The other day a woman passed on a message she had received from a friend.
Apparently this person had paid a visit to Indian Trails Park out on Aboite Center Road and happened by the playground, called Three Rivers Junction Park when it was built 12 years ago.
The playground is similar to a place called Kids Crossing at Lawton Park, which was built by volunteers in 1994.
Both are made of timbers and wood, with lots of slides and swings and places where kids can pretend that they’re on a truck or a ship or whatever they want.
The Aboite park, though, was built in 2001 by volunteers who, according to news reports of the time, put in 3,000 shifts, so it was definitely a community effort and something the community wanted.
The message we had gotten, though, was that Indian Trails seemed to have fallen into disrepair. There had been some graffiti and damage.
That’s not good, I thought. I guess, unfortunately, some people trash places everywhere, so I decided to head out there and take a look.
I seldom get out to Aboite way. I don’t live in Aboite. It’s way too far to drive. But I was curious what I would discover.
The place is easy to find, right next to the YMCA. There’s a big sign marking the entrance, so it’s hard to miss.
The trail to the park was long and winding and lined with huge logs – not telephone pole-sized logs but really big, ancient looking trees.
I pulled into the parking lot and walked past the pavilion and the picnic tables to view the damage.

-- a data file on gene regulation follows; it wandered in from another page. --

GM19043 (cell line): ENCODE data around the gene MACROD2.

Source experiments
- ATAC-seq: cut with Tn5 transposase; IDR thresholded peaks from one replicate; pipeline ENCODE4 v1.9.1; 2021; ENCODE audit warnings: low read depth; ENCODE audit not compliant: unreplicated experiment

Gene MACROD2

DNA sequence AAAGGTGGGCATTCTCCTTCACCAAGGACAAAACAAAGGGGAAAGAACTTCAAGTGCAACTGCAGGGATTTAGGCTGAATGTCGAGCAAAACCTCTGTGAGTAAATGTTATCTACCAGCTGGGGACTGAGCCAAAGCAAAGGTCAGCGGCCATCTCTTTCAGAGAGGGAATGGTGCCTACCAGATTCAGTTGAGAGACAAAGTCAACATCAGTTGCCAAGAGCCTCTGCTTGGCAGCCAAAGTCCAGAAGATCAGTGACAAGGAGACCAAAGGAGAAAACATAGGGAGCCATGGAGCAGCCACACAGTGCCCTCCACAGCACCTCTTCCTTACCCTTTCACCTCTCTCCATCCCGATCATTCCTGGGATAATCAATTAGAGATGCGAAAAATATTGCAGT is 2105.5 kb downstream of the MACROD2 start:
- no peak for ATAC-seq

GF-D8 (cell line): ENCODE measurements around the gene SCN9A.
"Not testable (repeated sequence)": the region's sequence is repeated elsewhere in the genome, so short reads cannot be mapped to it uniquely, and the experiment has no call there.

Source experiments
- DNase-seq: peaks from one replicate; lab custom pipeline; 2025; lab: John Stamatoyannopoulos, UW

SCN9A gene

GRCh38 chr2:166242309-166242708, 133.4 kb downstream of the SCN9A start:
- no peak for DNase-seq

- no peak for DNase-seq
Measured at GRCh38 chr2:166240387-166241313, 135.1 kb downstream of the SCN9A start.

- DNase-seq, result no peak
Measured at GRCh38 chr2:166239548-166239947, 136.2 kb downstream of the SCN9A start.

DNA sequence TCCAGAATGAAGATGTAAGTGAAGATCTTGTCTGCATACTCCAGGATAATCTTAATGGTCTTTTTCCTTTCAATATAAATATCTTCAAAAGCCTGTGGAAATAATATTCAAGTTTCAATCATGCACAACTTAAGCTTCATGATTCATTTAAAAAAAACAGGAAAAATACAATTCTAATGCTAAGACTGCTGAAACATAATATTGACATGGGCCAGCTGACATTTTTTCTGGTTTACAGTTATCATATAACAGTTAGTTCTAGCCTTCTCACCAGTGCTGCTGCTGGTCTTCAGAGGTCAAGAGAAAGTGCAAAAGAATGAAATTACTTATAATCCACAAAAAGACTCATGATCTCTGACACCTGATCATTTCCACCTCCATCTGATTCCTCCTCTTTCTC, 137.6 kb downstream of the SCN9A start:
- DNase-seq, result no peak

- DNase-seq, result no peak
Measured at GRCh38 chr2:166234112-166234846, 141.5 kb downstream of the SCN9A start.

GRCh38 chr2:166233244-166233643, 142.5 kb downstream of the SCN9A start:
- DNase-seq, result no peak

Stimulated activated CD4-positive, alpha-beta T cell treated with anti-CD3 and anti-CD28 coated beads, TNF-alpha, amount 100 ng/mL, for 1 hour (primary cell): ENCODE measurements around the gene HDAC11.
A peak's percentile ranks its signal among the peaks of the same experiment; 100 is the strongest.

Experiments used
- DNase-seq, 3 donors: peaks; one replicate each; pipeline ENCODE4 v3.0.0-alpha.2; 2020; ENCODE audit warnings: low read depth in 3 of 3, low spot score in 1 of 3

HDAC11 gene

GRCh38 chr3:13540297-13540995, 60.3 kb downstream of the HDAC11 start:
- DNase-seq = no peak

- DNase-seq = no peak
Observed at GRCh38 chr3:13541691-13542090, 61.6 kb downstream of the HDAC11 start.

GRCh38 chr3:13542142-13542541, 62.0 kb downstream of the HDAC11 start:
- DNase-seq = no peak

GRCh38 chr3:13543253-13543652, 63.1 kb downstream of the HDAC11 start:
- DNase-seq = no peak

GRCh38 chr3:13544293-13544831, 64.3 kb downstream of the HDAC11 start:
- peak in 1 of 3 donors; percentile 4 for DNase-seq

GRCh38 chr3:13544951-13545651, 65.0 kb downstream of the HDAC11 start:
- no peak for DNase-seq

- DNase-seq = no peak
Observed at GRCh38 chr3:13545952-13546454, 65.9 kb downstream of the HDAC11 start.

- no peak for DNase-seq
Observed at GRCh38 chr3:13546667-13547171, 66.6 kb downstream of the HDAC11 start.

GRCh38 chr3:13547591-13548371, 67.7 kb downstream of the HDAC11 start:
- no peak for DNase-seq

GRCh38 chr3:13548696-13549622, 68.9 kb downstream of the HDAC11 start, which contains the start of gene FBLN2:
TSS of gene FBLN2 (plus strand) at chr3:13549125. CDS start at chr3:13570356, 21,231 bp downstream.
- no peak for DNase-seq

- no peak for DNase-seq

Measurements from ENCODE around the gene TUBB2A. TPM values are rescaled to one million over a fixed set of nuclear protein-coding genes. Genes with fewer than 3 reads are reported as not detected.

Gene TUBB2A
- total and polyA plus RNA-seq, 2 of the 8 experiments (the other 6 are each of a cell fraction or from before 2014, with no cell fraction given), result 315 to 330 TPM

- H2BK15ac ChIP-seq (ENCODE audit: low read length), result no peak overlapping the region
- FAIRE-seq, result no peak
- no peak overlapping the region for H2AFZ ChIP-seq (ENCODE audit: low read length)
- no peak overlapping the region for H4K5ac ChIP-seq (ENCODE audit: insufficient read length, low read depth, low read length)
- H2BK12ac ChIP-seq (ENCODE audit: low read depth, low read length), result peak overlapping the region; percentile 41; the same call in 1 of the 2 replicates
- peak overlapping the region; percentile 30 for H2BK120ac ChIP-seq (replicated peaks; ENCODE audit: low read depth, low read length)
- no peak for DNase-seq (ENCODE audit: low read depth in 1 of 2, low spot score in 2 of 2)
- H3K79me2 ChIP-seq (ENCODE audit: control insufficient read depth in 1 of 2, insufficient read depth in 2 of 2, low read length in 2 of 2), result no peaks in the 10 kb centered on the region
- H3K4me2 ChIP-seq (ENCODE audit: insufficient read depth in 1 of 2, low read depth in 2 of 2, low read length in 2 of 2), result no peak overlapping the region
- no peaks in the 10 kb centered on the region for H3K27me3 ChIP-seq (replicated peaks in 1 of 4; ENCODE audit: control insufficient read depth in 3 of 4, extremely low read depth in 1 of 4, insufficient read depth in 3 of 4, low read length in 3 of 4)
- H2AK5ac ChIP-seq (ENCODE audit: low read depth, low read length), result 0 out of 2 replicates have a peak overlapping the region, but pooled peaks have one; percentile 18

There weren’t many people there, about three parents or grandparents and a handful of kids swinging on swings. It was hot and muggy, OK weather for riding a bike but not the greatest weather for standing around watching your kids or grandchildren.
I went in search of the wreckage. There did seem to be a spot on one of the slides, a big green tube, where something had been erased, just a dull spot about the size of a newspaper page.
Maybe there had been some graffiti there once upon a time, I thought, but it was long gone now.
I wandered around the park a little more. It’s a big place with wood chips on the ground so kids don’t bang themselves up if they fall.
All in all, I thought, this seems like a pretty nice park. It wasn’t exactly falling down, at least not as far as I was concerned.
Then I came to a little slide. It was probably only three feet high and maybe four feet long, the type of slide designed for a 2-year-old. Near the bottom of the slide there was a broken section, like someone had stomped in the middle of the surface and knocked a little hole in it. The sharp edges of the break made the slide useless.
The damage, though, wasn’t what I’d call dramatic. It’s almost the type of damage that can be expected after 12 years, and it probably wouldn’t cost much more than $50 or $75 to replace molded piece.
But disrepair? Not in my book.
I wandered out of the playground and looked to the parking lot where I noticed my dented and slightly rusting car. I better move it, I thought, before someone complains.